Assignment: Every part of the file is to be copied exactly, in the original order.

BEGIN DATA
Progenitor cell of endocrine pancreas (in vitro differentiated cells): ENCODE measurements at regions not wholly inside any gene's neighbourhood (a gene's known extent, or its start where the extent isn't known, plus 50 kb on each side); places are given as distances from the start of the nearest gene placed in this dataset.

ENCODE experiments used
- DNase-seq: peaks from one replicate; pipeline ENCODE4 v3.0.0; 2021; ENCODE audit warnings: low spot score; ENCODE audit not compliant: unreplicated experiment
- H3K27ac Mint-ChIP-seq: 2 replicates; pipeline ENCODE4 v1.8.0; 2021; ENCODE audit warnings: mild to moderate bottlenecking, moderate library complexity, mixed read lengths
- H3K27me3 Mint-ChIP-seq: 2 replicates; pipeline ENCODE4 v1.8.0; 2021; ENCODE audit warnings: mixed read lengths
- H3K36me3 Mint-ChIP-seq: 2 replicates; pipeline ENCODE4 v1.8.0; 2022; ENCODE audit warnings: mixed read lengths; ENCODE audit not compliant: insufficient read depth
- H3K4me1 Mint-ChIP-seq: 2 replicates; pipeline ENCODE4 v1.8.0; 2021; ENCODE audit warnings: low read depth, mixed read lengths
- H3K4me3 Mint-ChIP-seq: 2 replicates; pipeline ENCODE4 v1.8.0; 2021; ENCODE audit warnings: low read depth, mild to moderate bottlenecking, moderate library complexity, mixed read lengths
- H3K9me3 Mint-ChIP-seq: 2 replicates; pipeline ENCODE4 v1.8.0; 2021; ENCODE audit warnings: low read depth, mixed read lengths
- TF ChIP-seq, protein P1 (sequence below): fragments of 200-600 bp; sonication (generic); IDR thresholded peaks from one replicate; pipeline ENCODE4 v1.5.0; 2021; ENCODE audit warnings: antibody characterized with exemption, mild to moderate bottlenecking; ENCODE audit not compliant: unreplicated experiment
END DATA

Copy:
Progenitor cell of endocrine pancreas (in vitro differentiated cells): ENCODE measurements at regions not wholly inside any gene's neighbourhood (a gene's known extent, or its start where the extent isn't known, plus 50 kb on each side); places are given as distances from the start of the nearest gene placed in this dataset.

ENCODE experiments used
- DNase-seq: peaks from one replicate; pipeline ENCODE4 v3.0.0; 2021; ENCODE audit warnings: low spot score; ENCODE audit not compliant: unreplicated experiment
- H3K27ac Mint-ChIP-seq: 2 replicates; pipeline ENCODE4 v1.8.0; 2021; ENCODE audit warnings: mild to moderate bottlenecking, moderate library complexity, mixed read lengths
- H3K27me3 Mint-ChIP-seq: 2 replicates; pipeline ENCODE4 v1.8.0; 2021; ENCODE audit warnings: mixed read lengths
- H3K36me3 Mint-ChIP-seq: 2 replicates; pipeline ENCODE4 v1.8.0; 2022; ENCODE audit warnings: mixed read lengths; ENCODE audit not compliant: insufficient read depth
- H3K4me1 Mint-ChIP-seq: 2 replicates; pipeline ENCODE4 v1.8.0; 2021; ENCODE audit warnings: low read depth, mixed read lengths
- H3K4me3 Mint-ChIP-seq: 2 replicates; pipeline ENCODE4 v1.8.0; 2021; ENCODE audit warnings: low read depth, mild to moderate bottlenecking, moderate library complexity, mixed read lengths
- H3K9me3 Mint-ChIP-seq: 2 replicates; pipeline ENCODE4 v1.8.0; 2021; ENCODE audit warnings: low read depth, mixed read lengths
- TF ChIP-seq, protein P1 (sequence below): fragments of 200-600 bp; sonication (generic); IDR thresholded peaks from one replicate; pipeline ENCODE4 v1.5.0; 2021; ENCODE audit warnings: antibody characterized with exemption, mild to moderate bottlenecking; ENCODE audit not compliant: unreplicated experiment